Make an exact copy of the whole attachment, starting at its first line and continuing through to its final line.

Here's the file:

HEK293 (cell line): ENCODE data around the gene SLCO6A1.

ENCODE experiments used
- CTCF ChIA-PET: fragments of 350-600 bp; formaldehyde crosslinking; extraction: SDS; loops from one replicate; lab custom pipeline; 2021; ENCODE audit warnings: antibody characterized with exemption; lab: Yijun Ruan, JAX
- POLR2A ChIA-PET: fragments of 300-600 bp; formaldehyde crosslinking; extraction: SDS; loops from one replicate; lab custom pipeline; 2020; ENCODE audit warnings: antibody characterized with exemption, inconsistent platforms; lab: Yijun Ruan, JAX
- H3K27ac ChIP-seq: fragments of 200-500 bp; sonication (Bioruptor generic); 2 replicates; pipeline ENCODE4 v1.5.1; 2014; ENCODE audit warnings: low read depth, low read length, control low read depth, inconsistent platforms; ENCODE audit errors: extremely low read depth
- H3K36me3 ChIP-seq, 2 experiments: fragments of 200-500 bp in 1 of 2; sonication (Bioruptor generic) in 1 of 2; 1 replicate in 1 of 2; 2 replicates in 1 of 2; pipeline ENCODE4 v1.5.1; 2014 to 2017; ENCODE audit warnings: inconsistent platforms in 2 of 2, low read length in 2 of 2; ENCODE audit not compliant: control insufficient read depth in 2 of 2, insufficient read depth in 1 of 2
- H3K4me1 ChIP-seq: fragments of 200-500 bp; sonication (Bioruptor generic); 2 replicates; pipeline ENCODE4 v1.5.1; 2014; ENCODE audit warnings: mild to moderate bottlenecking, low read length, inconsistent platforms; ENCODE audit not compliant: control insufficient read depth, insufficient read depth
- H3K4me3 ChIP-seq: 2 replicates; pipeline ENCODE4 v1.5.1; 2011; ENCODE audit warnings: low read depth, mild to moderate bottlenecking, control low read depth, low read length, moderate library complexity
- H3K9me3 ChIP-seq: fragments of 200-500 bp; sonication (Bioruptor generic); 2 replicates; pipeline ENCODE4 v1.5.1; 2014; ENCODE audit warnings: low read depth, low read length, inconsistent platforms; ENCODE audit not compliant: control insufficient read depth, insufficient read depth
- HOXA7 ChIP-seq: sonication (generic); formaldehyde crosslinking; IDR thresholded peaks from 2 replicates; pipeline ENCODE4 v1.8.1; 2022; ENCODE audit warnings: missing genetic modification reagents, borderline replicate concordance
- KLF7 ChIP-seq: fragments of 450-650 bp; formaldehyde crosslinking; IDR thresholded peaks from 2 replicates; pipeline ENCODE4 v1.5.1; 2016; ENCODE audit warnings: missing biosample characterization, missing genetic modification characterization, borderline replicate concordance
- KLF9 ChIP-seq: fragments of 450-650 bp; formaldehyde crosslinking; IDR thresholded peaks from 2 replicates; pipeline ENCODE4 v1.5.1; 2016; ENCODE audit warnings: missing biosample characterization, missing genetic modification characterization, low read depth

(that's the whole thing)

HEK293 (cell line): ENCODE data around the gene SLCO6A1.

ENCODE experiments used
- CTCF ChIA-PET: fragments of 350-600 bp; formaldehyde crosslinking; extraction: SDS; loops from one replicate; lab custom pipeline; 2021; ENCODE audit warnings: antibody characterized with exemption; lab: Yijun Ruan, JAX
- POLR2A ChIA-PET: fragments of 300-600 bp; formaldehyde crosslinking; extraction: SDS; loops from one replicate; lab custom pipeline; 2020; ENCODE audit warnings: antibody characterized with exemption, inconsistent platforms; lab: Yijun Ruan, JAX
- H3K27ac ChIP-seq: fragments of 200-500 bp; sonication (Bioruptor generic); 2 replicates; pipeline ENCODE4 v1.5.1; 2014; ENCODE audit warnings: low read depth, low read length, control low read depth, inconsistent platforms; ENCODE audit errors: extremely low read depth
- H3K36me3 ChIP-seq, 2 experiments: fragments of 200-500 bp in 1 of 2; sonication (Bioruptor generic) in 1 of 2; 1 replicate in 1 of 2; 2 replicates in 1 of 2; pipeline ENCODE4 v1.5.1; 2014 to 2017; ENCODE audit warnings: inconsistent platforms in 2 of 2, low read length in 2 of 2; ENCODE audit not compliant: control insufficient read depth in 2 of 2, insufficient read depth in 1 of 2
- H3K4me1 ChIP-seq: fragments of 200-500 bp; sonication (Bioruptor generic); 2 replicates; pipeline ENCODE4 v1.5.1; 2014; ENCODE audit warnings: mild to moderate bottlenecking, low read length, inconsistent platforms; ENCODE audit not compliant: control insufficient read depth, insufficient read depth
- H3K4me3 ChIP-seq: 2 replicates; pipeline ENCODE4 v1.5.1; 2011; ENCODE audit warnings: low read depth, mild to moderate bottlenecking, control low read depth, low read length, moderate library complexity
- H3K9me3 ChIP-seq: fragments of 200-500 bp; sonication (Bioruptor generic); 2 replicates; pipeline ENCODE4 v1.5.1; 2014; ENCODE audit warnings: low read depth, low read length, inconsistent platforms; ENCODE audit not compliant: control insufficient read depth, insufficient read depth
- HOXA7 ChIP-seq: sonication (generic); formaldehyde crosslinking; IDR thresholded peaks from 2 replicates; pipeline ENCODE4 v1.8.1; 2022; ENCODE audit warnings: missing genetic modification reagents, borderline replicate concordance
- KLF7 ChIP-seq: fragments of 450-650 bp; formaldehyde crosslinking; IDR thresholded peaks from 2 replicates; pipeline ENCODE4 v1.5.1; 2016; ENCODE audit warnings: missing biosample characterization, missing genetic modification characterization, borderline replicate concordance
- KLF9 ChIP-seq: fragments of 450-650 bp; formaldehyde crosslinking; IDR thresholded peaks from 2 replicates; pipeline ENCODE4 v1.5.1; 2016; ENCODE audit warnings: missing biosample characterization, missing genetic modification characterization, low read depth